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Factor endowments and industrial structure

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  • Trevor A. Reeve
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    Abstract

    What determines industrial structure? Do sector-specific characteristics such as unionization, regulation, and trade policy dominate production patterns? One is inclined to believe so based on countless industry-level studies and the many political battles that are continually fought over trade and industrial policy. In contrast, standard neoclassical trade theory suggests that industrial structure is primarily driven by relative factor supplies. This paper demonstrates that aggregate factor endowments explain much of the structure of production---independent of industry idiosyncrasies---and quantifies the extent to which shifts in industrial structure in a cross section of countries are driven by the broad forces of factor accumulation. This result has important implications for policy. In particular, investment in physical capital and education may have as great an impact on the pattern of production as sector-specific trade and industrial policies. Thus, general equilibrium effects should not be ignored in efforts either to understand industrial structure or to form policies that attempt to alter it. These conclusions are reached through an empirical application of the factor proportions model of production.

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    Bibliographic Info

    Paper provided by Board of Governors of the Federal Reserve System (U.S.) in its series International Finance Discussion Papers with number 731.

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    Date of creation: 2002
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    Handle: RePEc:fip:fedgif:731

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    Keywords: Industrial organization (Economic theory);

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    1. Lawrence F. Katz & Gary W. Loveman & David G. Blanchflower, 1995. "A Comparison of Changes in the Structure of Wages in Four OECD Countries," NBER Chapters, in: Differences and Changes in Wage Structures, pages 25-66 National Bureau of Economic Research, Inc.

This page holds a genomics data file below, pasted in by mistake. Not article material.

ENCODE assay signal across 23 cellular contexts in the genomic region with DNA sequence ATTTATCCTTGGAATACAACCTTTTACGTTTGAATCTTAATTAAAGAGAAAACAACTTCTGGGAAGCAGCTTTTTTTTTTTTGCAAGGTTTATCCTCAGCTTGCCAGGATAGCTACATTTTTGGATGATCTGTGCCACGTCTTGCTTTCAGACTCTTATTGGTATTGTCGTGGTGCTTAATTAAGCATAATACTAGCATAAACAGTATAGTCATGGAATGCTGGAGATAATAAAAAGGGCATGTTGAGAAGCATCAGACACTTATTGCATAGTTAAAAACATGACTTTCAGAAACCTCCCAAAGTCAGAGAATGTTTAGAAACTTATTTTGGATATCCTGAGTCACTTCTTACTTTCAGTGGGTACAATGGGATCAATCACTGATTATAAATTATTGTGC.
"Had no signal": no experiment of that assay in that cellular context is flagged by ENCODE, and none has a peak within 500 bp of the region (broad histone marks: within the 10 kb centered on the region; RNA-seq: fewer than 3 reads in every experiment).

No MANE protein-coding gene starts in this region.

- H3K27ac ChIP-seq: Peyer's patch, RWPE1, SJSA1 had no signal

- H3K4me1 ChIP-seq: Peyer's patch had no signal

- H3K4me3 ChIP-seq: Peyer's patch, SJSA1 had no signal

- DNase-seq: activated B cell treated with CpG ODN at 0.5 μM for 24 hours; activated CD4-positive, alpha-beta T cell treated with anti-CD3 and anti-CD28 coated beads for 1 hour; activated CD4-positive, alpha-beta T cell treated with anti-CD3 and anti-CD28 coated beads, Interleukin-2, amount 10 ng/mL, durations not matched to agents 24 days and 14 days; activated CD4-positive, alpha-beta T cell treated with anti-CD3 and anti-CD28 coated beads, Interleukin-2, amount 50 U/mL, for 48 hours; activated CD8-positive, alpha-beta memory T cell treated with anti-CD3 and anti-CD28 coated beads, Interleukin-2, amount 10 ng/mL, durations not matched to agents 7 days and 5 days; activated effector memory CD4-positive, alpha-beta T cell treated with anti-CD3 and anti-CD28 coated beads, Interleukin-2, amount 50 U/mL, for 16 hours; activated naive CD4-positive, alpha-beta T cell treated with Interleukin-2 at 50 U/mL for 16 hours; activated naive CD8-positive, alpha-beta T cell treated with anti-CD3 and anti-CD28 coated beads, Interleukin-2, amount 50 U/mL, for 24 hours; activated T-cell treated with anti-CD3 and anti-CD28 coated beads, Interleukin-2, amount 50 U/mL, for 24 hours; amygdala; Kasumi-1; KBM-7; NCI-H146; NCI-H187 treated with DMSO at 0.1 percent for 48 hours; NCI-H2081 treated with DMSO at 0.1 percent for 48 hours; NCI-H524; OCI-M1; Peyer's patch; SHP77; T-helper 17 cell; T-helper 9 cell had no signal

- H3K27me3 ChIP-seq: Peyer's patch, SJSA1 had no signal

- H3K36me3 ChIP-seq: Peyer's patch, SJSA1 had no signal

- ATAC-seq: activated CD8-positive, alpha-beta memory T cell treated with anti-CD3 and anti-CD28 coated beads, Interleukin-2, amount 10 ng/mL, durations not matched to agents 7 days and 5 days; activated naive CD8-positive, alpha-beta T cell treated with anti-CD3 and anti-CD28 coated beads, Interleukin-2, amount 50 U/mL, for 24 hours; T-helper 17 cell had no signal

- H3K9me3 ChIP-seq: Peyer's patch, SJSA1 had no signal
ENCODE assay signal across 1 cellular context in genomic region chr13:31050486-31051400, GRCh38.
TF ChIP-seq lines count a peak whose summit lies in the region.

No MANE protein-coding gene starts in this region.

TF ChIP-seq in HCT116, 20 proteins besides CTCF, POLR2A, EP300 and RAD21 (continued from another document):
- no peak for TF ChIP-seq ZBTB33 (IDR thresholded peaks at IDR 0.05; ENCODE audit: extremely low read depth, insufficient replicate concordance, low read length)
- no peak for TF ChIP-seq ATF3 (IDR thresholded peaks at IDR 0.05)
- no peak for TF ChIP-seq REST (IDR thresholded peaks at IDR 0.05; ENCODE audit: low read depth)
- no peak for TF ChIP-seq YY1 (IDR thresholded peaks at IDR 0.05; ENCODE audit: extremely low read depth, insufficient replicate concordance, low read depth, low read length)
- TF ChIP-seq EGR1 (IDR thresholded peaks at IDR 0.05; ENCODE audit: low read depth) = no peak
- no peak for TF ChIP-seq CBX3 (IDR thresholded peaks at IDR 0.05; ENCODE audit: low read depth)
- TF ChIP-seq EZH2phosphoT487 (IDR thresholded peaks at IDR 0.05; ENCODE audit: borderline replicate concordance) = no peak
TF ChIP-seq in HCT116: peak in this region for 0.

2. James Harrigan & Egon Zakrajsek, 2000. "Factor Supplies and Specialization in the World Economy," NBER Working Papers 7848, National Bureau of Economic Research, Inc.
    3. James Harrigan, 2001. "Specialization and the Volume of Trade: Do the Data Obey the Laws?," NBER Working Papers 8675, National Bureau of Economic Research, Inc.
    4. Donald R. Davis & David E. Weinstein, 1998. "Economic geography and regional production structure: an empirical investigation," Staff Reports 40, Federal Reserve Bank of New York.
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      • Edward E. Leamer, 1988. "Measures of Openness," NBER Chapters, in: Trade Policy Issues and Empirical Analysis, pages 145-204 National Bureau of Economic Research, Inc.
    6. Lawrence F. Katz & Gary W. Loveman & David G. Blanchflower, 1993. "A Comparison of Changes in the Structure of Wages," NBER Working Papers 4297, National Bureau of Economic Research, Inc.
    7. Bernstein, Jeffrey R. & Weinstein, David E., 2002. "Do endowments predict the location of production?: Evidence from national and international data," Journal of International Economics, Elsevier, vol. 56(1), pages 55-76, January.
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    13. Feldstein, Martin & Horioka, Charles, 1980. "Domestic Saving and International Capital Flows," Economic Journal, Royal Economic Society, vol. 90(358), pages 314-29, June.
    14. Baumol, William J. & Nelson, Richard R. & Wolff, Edward N. (ed.), 1994. "Convergence of Productivity: Cross-National Studies and Historical Evidence," OUP Catalogue, Oxford University Press, number 9780195083903.
    15. Davis, Donald R. & David E. Weinstein & Scott C. Bradford & Kazushige Shimpo, 1997. "Using International and Japanese Regional Data to Determine When the Factor Abundance Theory of Trade Works," American Economic Review, American Economic Association, vol. 87(3), pages 421-46, June.
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